TRAINING Now that we are certain we have a candidate that passes such a background, they are sent off to a basic academy for initial training. Given the selection process, we should already have someone with a strong foundation of core values such as integrity, honesty and others. The basic academy should build on, and strengthen these core values, exposing candidates to what ethical challenges they may face in their careers. But, in my view, it is really after the academy where we need to focus on keeping our officers viewed as heroes, not headlines.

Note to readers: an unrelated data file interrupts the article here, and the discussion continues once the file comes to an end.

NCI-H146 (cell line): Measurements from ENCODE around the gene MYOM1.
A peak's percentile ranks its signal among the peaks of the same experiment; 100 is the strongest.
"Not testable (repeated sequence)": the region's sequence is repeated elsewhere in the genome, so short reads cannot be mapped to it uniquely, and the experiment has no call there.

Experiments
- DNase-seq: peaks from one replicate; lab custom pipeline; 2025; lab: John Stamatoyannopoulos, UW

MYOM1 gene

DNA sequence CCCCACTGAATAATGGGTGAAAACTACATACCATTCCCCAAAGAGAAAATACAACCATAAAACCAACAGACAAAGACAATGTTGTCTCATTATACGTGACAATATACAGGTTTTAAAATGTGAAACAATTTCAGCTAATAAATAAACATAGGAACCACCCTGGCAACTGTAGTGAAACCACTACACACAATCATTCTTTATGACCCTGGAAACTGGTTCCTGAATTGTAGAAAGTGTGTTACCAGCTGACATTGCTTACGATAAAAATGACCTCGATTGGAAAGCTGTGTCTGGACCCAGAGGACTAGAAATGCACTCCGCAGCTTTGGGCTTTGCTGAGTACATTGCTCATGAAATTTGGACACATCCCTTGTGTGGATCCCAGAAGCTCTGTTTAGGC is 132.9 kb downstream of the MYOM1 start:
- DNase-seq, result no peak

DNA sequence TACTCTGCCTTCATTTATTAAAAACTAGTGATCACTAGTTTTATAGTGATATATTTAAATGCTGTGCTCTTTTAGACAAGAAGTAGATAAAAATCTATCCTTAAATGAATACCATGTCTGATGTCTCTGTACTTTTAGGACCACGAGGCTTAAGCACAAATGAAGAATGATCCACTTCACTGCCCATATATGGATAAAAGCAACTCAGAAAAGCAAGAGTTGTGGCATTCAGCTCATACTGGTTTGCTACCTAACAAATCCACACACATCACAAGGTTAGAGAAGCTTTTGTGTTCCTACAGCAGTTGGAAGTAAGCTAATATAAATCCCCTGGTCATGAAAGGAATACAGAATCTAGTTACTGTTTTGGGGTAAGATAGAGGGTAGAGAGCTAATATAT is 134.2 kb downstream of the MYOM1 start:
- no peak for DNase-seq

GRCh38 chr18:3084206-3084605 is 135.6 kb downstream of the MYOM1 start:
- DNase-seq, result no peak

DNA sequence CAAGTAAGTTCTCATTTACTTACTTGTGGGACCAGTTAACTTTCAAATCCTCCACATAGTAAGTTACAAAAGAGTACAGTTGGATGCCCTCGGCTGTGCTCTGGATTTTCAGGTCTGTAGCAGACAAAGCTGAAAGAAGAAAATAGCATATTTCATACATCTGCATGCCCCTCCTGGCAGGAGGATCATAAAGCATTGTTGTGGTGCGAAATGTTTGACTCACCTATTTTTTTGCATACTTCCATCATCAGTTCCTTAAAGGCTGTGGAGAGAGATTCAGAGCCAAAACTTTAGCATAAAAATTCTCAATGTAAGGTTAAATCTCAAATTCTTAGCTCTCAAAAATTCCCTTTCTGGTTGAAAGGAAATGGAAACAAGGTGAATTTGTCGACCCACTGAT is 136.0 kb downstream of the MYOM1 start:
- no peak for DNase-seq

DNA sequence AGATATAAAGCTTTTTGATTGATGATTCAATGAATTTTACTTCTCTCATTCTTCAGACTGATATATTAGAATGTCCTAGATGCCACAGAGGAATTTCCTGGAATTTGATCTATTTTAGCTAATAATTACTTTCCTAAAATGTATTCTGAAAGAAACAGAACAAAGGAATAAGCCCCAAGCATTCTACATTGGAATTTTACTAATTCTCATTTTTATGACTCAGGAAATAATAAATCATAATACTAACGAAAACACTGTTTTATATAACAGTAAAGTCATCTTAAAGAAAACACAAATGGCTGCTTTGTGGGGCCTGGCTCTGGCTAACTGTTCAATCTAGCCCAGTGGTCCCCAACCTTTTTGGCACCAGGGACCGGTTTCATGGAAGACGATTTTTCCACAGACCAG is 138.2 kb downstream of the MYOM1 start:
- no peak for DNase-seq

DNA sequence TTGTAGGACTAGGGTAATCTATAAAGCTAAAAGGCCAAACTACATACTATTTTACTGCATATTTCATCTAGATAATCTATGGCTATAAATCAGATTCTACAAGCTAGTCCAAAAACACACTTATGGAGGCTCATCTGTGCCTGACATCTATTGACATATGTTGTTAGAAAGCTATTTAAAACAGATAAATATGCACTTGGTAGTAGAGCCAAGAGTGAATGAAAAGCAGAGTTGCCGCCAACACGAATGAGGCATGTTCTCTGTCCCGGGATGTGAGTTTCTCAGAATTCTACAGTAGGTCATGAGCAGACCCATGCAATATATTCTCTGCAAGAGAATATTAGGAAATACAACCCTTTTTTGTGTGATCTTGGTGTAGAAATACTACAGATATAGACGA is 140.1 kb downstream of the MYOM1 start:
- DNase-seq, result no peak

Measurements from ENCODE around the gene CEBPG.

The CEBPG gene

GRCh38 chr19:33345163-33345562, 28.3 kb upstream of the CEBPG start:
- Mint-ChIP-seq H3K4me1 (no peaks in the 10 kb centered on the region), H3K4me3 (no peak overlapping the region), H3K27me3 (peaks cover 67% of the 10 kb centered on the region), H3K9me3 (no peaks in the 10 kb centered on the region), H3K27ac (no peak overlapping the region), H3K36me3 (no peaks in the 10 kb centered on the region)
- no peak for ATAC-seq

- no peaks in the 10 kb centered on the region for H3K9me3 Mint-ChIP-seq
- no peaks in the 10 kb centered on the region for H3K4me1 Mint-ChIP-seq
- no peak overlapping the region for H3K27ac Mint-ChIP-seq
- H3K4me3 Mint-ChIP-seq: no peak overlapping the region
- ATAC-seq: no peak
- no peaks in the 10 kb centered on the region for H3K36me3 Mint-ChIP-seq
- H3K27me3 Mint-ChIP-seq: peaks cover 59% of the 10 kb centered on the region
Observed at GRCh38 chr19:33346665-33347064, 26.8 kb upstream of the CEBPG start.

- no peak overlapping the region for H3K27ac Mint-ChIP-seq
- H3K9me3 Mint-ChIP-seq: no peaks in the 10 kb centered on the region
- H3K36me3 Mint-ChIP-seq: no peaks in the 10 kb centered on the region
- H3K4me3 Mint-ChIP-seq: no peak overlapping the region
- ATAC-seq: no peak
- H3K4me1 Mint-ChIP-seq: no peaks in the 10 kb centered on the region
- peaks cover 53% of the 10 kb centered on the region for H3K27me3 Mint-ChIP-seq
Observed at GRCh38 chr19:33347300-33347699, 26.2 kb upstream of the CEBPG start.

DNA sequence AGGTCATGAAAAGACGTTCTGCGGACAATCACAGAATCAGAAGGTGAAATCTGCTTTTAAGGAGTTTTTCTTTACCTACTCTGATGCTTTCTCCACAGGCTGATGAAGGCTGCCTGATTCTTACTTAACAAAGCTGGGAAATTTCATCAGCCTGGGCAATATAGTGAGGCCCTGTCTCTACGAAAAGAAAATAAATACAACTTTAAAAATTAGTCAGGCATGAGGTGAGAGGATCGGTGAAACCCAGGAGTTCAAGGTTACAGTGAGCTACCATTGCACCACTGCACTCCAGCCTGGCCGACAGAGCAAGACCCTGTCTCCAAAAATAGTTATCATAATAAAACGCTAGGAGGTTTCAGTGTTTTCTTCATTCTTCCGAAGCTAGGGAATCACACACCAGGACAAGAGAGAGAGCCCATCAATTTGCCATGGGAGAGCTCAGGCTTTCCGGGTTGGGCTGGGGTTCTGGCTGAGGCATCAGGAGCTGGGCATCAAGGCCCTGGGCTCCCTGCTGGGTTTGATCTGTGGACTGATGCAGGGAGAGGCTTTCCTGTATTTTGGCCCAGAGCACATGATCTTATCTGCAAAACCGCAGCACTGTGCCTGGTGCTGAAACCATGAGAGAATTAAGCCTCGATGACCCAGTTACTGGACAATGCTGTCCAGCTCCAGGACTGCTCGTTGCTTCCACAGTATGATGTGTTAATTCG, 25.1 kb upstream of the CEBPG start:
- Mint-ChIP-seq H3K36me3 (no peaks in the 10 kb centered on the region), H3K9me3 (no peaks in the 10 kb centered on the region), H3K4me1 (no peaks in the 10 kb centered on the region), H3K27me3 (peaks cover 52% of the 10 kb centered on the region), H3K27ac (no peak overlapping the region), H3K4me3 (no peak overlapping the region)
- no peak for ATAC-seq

LEADERSHIP AND ACCOUNTABILITY Policing is one of the most complex and challenging professions in the world. One of the most difficult challenges is just navigating through our careers. With all of the ethical dilemmas and potential erosions of integrity, there is but one answer and that is good leadership. In this instance it must be agency wide and top down. Every executive, manager, supervisor and field training officer, no matter what size department or how it is organized, has the responsibility of setting the example and then holding everyone accountable. Especially those in the positions just outlined. More is expected of leaders in, or out of the policing field. Doing the right thing, for the right reasons, at the right time and with the right people should be something that is emphasized and modeled at all levels. I also believe that leadership does not just come from a title. By definition and task, police officers are leaders in the community. Internally, leaders exist at all levels of the organization and should be nurtured and encouraged. The agency wide expectation should be set and be clear that it will not let any other member of the organization become a headline. We are all responsible for each other. Too many times officers see one of their co-workers going down the wrong path and do nothing to stop it. Just as officers should be focused on preventing crime and disorder, so too should they be focused on preventing another co-worker from getting into trouble. Every member of the policing community must have the ethical courage to confront their co-worker and save them from themselves. I would suggest that such an action also makes one a hero. By doing what is described, you very possibly could be saving a career life and the reputation of the profession. While fragile, that is very valuable indeed.